The Israeli government said it would close the Taba crossing linking the occupied territories to Egypt’s Sinai until April 18, following explosions in two major churches in Egypt on Sunday that killed 45 people and injured over 100 others.
The spokesperson for the Israeli military announced on his official Twitter account on Monday that a rocket was fired from Sinai, targeting Eshkol settlement in the southern area of the occupied Palestinian territories. The rocket caused no human or material damage, he added.
The Islamic State claimed the attack in a statement by its media arm Amaq Agency, claiming, “Islamic State fighters target the Jewish Eshkol settlement in South Palestine with a Grad rocket.”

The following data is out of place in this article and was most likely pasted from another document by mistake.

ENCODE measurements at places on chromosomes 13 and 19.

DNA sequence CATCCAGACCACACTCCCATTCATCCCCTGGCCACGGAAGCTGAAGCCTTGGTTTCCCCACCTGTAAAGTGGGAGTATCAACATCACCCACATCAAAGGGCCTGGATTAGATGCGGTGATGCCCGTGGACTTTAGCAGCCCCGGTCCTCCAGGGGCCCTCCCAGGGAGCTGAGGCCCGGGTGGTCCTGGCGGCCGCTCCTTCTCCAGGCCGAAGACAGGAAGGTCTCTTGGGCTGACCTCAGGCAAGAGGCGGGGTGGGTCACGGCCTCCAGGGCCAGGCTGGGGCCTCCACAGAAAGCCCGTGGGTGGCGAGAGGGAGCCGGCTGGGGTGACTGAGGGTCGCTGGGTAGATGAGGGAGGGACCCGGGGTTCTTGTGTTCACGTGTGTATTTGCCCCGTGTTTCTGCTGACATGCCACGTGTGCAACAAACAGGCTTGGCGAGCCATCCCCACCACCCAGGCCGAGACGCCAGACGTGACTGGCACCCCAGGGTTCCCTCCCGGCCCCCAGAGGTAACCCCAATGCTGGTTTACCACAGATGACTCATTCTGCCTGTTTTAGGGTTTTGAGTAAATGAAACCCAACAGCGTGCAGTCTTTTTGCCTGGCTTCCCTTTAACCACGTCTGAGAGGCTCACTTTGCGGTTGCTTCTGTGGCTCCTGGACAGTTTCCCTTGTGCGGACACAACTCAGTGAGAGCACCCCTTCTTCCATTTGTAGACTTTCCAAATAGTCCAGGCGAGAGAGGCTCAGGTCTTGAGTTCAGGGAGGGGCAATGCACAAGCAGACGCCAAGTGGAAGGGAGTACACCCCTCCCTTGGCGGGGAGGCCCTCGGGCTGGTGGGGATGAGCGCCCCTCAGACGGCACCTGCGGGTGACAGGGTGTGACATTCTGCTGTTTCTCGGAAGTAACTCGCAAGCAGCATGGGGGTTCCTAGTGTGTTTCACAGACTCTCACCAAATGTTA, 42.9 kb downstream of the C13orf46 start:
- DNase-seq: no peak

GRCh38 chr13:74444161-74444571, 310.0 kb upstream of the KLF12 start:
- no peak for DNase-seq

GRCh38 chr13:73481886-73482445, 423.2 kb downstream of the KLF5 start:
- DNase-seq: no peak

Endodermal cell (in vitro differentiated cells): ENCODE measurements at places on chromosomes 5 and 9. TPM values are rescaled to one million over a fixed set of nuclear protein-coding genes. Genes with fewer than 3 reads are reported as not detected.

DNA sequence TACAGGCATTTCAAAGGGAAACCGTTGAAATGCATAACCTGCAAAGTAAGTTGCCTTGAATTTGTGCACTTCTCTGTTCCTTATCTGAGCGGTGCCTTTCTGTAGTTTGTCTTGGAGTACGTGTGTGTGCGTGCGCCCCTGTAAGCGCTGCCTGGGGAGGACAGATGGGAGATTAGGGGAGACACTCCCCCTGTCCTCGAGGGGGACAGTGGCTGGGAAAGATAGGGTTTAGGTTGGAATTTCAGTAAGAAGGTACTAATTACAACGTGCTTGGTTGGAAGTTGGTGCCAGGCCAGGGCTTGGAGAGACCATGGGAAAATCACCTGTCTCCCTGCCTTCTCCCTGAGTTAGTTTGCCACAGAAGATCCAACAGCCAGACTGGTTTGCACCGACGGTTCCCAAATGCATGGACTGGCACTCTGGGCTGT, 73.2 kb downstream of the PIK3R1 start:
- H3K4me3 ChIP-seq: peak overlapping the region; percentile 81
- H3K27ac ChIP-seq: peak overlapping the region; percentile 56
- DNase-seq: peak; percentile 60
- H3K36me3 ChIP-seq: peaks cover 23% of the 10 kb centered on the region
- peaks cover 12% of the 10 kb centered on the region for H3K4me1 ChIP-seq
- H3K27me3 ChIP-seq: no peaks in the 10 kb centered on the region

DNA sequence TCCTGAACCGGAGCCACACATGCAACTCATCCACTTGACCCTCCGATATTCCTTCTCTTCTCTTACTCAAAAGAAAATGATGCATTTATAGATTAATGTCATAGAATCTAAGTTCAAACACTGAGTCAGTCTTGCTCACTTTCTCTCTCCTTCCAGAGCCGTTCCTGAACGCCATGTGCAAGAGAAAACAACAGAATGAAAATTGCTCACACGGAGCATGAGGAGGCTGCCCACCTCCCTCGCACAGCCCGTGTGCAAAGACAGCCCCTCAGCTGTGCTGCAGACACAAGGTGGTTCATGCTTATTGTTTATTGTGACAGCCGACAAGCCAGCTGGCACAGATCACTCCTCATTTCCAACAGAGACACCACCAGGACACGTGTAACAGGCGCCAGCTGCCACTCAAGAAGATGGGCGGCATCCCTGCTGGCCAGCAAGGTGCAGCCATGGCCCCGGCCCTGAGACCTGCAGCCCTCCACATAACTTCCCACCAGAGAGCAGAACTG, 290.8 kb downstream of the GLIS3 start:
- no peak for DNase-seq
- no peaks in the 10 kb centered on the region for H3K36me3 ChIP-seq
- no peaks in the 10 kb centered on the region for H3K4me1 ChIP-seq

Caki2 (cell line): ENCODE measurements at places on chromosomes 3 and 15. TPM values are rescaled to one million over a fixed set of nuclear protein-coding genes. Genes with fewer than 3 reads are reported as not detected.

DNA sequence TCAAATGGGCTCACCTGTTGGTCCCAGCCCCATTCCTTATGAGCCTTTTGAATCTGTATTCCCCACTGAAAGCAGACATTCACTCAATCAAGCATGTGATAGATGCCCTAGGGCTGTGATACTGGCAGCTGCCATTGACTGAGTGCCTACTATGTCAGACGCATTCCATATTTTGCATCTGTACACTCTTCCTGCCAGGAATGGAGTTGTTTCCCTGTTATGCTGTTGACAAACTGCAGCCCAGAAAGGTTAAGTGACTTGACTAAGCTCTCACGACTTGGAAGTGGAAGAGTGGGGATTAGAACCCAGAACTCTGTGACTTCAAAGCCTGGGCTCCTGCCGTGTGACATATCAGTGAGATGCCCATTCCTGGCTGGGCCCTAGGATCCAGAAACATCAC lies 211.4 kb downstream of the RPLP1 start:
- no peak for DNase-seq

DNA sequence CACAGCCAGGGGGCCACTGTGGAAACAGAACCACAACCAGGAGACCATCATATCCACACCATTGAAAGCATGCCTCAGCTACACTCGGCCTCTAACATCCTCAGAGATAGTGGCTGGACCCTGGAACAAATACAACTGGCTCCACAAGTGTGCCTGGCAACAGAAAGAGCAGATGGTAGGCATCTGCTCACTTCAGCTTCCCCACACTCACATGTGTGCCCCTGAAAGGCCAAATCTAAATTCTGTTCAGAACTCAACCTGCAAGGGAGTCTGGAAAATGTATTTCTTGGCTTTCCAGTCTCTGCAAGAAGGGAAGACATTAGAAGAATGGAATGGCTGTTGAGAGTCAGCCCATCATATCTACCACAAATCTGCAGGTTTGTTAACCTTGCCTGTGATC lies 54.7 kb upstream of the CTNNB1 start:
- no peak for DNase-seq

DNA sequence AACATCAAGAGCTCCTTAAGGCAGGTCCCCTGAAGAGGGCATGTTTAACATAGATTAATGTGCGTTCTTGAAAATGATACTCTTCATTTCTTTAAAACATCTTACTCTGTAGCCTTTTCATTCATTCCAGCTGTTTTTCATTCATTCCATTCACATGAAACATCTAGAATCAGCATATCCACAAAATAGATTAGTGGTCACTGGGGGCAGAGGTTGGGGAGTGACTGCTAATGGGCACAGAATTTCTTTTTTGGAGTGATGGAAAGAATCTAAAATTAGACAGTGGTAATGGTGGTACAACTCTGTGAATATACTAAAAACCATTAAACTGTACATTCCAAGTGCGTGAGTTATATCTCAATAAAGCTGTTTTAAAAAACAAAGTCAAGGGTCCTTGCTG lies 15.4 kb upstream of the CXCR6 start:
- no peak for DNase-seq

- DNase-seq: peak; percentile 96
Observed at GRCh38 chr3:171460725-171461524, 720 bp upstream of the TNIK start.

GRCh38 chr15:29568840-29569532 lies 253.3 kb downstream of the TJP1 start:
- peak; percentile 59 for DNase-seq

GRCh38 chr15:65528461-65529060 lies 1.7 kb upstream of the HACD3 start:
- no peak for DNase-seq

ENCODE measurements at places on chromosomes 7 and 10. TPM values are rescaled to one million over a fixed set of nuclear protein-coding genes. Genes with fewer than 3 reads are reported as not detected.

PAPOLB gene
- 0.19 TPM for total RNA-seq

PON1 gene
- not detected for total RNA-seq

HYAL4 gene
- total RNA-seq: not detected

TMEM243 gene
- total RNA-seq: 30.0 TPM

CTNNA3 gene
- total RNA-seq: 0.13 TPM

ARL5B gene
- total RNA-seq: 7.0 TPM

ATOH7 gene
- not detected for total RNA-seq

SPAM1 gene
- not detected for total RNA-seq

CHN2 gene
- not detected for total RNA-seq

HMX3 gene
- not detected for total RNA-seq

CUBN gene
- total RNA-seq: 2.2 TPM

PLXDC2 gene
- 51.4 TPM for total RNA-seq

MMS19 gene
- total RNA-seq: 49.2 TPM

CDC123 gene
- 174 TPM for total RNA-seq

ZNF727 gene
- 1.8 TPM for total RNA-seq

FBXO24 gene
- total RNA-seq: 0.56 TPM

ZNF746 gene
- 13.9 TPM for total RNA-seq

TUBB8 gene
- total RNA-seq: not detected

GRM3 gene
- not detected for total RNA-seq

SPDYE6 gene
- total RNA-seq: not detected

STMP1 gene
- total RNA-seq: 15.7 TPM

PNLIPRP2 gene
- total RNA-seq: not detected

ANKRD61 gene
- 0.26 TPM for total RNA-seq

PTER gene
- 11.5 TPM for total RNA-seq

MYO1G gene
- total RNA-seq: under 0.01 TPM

The Israeli Iron Dome intercepted three rockets from Sinai last February, while a fourth exploded in an open field.
The Israeli government’s press office said on Monday that the decision to close the Taba crossing was prompted by the “increased severity and immediacy of the threat” in Sinai, explaining that the Islamic State’s local affiliate, the Sinai Province, has increased its activity in the last few months, revealing its desire to commit attacks against tourists in Sinai “in the immediate term.”
The statement clarifies that Israeli nationals will not be permitted to enter Sinai through the crossing, but that Israelis already in Sinai will be allowed to cross back into Israel-Palestine.
Israel issued a warning of the highest level last month, advising its citizens against visiting Egypt’s Sinai and urging those present to leave the area.